They Loved Me Until I Could Love Myself | AspenRidge Recovery

I Didn’t Understand What It Meant

Until recently, I had never really understood what “we will love you until you can love yourself” meant. I had been in and out of the rooms of AA and treatment centers for 5 years. Every trip to treatment or attendance at AA meetings was as distasteful as the last. I revolted at the thought of the fellowship as something I needed in order to achieve long term recovery; it never seemed important. During the last year of my drinking and using I was completely hell bent on destroying my life; I had decided that I was going to die with a needle in my arm and a bottle in my hand. I would spend 2 weeks in treatment, on the streets, or couch surfing, only to end up loaded once again and on a suicide mission. I had never felt complete misery like I did during my last relapse; I was absolutely determined to end my life.

A Long Journey

Thankfully, every time I sobered up I would attend AA meetings, at these meetings I began to meet other women and I started to develop friendships with them. After every relapse these women would show up for me, I would often think “why won’t they just let me die?” I didn’t understand why or how anyone could love me, so at first I figured it was their job or duty to show up. For months, I continued down my path of complete misery and destruction expecting these women to stop being there for me like everyone else in my life had but regardless of the number of relapses or harm I caused. There were multiple attempts to get me into detox and rehabs, as well as trips to the emergency room but I would always end up leaving and end up on a worse run then before.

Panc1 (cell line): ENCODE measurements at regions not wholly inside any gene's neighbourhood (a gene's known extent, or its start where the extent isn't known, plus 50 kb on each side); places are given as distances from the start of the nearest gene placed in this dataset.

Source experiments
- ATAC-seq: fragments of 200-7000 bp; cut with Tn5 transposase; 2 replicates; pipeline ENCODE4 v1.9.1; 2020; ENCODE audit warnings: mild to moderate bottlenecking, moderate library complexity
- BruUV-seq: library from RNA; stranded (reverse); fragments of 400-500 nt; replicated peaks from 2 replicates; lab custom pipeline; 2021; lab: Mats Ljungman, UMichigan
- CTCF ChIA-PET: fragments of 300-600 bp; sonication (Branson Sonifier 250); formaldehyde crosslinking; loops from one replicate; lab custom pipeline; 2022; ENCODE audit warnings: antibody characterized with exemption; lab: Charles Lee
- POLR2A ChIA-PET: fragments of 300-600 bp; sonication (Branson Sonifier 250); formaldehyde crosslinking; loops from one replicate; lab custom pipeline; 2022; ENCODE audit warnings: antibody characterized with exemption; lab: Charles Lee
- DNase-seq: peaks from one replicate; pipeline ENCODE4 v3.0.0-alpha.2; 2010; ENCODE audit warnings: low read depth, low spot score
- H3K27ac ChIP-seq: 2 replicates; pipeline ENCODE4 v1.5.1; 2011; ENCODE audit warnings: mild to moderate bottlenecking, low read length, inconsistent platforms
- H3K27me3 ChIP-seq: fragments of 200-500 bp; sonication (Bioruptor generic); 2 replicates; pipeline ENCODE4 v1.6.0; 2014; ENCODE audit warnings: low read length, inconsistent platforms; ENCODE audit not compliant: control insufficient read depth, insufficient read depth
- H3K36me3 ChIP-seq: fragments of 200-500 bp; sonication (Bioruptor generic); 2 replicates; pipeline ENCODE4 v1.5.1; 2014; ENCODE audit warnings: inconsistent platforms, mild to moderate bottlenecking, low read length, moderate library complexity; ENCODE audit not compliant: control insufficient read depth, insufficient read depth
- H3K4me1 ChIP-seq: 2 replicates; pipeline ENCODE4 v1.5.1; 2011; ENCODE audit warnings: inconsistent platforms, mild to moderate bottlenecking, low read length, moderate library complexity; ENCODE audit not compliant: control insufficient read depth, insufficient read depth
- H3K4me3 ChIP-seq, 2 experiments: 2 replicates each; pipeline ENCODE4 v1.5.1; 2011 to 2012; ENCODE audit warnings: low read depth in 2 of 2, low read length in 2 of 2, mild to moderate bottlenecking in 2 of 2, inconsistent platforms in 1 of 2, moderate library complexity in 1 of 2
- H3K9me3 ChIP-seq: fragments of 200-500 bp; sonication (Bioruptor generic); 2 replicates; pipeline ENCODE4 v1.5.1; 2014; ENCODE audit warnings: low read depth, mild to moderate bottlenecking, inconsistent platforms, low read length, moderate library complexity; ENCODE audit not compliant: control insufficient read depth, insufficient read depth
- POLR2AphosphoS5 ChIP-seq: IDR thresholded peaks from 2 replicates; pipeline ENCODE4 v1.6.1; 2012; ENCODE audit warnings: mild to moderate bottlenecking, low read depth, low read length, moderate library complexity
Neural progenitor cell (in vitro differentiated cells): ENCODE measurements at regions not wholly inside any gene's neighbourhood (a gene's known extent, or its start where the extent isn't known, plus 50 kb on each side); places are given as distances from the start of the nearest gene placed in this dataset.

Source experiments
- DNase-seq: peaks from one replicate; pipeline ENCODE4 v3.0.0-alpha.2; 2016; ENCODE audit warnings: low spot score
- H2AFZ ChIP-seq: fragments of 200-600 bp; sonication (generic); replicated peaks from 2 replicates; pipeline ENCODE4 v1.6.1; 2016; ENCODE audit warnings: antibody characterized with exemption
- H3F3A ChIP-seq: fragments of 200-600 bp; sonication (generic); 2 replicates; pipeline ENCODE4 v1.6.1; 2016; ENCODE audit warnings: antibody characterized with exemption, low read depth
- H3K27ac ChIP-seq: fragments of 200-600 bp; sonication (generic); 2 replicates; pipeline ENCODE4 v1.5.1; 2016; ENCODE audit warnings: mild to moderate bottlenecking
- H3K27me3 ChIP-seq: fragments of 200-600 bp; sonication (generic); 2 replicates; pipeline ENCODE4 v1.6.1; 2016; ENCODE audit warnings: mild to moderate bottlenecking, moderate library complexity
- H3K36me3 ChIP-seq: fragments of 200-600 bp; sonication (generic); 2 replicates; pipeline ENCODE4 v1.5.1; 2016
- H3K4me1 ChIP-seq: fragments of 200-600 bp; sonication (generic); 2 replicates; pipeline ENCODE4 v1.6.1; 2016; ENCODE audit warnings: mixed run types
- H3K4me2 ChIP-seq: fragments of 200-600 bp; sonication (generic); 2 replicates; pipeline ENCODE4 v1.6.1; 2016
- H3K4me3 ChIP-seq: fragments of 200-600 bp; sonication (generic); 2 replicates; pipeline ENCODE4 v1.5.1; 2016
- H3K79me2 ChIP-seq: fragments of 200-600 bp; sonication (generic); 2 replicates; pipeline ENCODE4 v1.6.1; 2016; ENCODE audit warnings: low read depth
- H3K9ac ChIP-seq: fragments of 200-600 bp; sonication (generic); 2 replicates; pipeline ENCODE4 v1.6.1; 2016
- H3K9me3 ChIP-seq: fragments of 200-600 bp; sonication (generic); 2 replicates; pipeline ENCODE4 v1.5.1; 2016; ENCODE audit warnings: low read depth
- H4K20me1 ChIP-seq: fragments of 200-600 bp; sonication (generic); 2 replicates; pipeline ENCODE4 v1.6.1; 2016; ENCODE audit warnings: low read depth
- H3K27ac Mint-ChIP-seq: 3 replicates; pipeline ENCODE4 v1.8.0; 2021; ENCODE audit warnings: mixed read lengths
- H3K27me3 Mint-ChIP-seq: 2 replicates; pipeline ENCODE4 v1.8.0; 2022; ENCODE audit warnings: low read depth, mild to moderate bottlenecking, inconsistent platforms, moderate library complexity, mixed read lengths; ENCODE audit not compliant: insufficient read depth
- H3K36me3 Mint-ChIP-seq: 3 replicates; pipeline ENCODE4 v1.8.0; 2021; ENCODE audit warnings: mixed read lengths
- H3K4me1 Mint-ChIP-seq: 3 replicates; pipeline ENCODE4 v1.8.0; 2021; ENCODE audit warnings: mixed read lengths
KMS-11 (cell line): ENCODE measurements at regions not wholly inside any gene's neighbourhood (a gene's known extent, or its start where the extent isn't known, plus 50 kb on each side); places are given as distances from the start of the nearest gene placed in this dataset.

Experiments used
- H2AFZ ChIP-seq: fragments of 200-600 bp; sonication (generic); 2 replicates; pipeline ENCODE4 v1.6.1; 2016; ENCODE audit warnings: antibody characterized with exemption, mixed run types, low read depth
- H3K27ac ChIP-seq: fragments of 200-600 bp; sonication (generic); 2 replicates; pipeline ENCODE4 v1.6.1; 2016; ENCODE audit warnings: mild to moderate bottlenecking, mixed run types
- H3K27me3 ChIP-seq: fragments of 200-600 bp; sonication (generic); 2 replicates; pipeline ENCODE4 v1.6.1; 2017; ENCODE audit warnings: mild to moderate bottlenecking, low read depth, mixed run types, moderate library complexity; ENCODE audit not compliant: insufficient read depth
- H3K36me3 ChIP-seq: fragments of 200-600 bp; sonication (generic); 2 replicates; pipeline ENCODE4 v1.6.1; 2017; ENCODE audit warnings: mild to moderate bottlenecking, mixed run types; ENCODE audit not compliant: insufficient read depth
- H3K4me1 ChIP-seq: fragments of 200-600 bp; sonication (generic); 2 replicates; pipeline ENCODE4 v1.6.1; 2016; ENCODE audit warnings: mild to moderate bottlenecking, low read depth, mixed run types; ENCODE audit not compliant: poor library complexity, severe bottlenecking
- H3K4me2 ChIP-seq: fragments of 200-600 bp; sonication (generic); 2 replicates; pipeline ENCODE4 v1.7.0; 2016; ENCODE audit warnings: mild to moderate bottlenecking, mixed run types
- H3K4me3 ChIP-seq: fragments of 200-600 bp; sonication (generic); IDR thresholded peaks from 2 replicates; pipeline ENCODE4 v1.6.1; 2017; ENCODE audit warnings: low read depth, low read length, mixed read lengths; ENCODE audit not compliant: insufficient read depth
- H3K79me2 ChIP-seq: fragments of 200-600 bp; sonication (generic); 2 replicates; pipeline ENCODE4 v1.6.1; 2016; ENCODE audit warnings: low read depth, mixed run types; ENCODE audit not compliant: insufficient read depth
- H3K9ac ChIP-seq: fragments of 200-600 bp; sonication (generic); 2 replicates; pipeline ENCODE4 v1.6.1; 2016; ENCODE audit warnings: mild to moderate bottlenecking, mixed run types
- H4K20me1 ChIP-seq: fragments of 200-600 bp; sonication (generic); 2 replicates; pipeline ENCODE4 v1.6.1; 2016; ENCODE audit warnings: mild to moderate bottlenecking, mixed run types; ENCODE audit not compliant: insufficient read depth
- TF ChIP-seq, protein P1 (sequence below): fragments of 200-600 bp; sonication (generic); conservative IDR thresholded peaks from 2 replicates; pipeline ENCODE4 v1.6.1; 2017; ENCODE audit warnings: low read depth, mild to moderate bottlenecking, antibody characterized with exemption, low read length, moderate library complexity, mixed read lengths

My Self-Worth

Despite other AA members continual friendship I still could not recognize the compassion and love they were trying to show me, until one day I realized that I was no longer hell bent on killing myself. At the time I was still using drugs and alcohol but the thought of dying and leaving these women behind saddened me, this new found sense of ‘caring’ gave me courage and a strange sense of hope. I had come to realize that the women who I had met along my recovery journey had become some of my closest friend; they had shown me what true compassion and love was, no matter how hard I pushed them away they never left. Their dedication brought me the strength to enroll in another treatment program, get back into the rooms of AA, and commit to the 12 steps again. Their love gave me the hope that I could still be something in my life and make something of myself, their love helped me to realize that I was worth more than dying by a needle or bottle, and most of all, their love showed me how to begin to love myself.

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